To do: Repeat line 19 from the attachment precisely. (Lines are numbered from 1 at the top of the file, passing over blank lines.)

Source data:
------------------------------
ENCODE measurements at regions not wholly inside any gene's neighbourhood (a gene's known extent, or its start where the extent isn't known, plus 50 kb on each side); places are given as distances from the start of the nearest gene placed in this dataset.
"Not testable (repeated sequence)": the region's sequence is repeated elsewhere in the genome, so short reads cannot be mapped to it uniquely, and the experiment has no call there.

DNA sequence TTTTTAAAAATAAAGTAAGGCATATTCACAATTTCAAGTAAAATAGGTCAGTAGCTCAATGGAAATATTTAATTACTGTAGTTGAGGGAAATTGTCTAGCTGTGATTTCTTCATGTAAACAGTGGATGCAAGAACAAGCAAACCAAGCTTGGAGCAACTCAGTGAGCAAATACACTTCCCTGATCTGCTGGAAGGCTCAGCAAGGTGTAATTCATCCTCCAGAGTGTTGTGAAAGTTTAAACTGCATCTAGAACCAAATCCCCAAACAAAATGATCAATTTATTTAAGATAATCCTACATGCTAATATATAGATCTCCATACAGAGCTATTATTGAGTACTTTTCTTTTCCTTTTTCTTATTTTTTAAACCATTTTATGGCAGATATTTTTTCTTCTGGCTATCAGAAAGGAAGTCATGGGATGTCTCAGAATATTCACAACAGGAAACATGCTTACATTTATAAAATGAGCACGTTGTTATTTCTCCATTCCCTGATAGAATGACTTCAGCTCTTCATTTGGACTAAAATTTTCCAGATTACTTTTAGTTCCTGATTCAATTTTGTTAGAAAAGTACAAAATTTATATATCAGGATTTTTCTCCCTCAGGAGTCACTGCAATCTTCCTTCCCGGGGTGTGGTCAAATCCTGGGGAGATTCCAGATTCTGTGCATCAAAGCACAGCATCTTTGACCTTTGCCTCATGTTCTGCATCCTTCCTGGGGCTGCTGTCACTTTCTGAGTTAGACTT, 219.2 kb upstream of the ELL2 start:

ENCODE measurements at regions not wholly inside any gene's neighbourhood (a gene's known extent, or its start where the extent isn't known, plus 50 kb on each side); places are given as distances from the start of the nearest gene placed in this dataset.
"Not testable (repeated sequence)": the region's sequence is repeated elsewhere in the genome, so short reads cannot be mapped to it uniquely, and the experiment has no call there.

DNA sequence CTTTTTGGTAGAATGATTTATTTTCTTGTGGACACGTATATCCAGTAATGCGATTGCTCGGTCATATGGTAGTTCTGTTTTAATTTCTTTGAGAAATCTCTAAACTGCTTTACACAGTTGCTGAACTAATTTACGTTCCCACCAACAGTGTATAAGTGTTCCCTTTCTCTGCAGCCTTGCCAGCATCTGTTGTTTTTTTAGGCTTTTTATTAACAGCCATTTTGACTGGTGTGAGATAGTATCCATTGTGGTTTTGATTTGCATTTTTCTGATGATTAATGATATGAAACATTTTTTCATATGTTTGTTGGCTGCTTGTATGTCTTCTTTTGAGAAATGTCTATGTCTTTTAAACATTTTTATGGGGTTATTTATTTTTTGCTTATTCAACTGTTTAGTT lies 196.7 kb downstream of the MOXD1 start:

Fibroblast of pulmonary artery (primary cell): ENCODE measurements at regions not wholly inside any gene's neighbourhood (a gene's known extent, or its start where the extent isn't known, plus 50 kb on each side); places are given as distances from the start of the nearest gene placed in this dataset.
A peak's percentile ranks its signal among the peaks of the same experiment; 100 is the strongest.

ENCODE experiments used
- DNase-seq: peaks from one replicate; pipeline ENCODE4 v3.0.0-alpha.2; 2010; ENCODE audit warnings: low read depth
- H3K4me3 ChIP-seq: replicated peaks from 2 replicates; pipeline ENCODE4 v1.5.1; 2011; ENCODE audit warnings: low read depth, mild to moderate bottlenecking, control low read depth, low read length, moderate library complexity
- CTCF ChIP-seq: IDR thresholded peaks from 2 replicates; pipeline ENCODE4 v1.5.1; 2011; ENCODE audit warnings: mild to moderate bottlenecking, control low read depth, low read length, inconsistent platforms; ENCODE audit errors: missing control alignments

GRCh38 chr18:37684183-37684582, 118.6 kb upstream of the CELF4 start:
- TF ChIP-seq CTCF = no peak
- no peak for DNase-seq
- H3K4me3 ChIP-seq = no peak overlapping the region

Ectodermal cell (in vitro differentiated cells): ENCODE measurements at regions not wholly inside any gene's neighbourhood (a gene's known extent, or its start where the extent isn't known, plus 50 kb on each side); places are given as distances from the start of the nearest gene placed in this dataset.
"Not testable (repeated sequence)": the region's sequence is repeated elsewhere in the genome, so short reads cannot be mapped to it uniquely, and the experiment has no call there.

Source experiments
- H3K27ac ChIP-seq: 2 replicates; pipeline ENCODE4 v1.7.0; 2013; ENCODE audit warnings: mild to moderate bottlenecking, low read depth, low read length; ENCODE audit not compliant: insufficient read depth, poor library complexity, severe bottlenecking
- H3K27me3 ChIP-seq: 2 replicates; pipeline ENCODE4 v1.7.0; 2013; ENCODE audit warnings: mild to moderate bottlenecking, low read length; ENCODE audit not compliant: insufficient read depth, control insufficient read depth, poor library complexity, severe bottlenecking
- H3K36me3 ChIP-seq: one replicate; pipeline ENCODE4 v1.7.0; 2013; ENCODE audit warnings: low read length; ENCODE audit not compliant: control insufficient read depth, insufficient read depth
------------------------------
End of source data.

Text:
Source experiments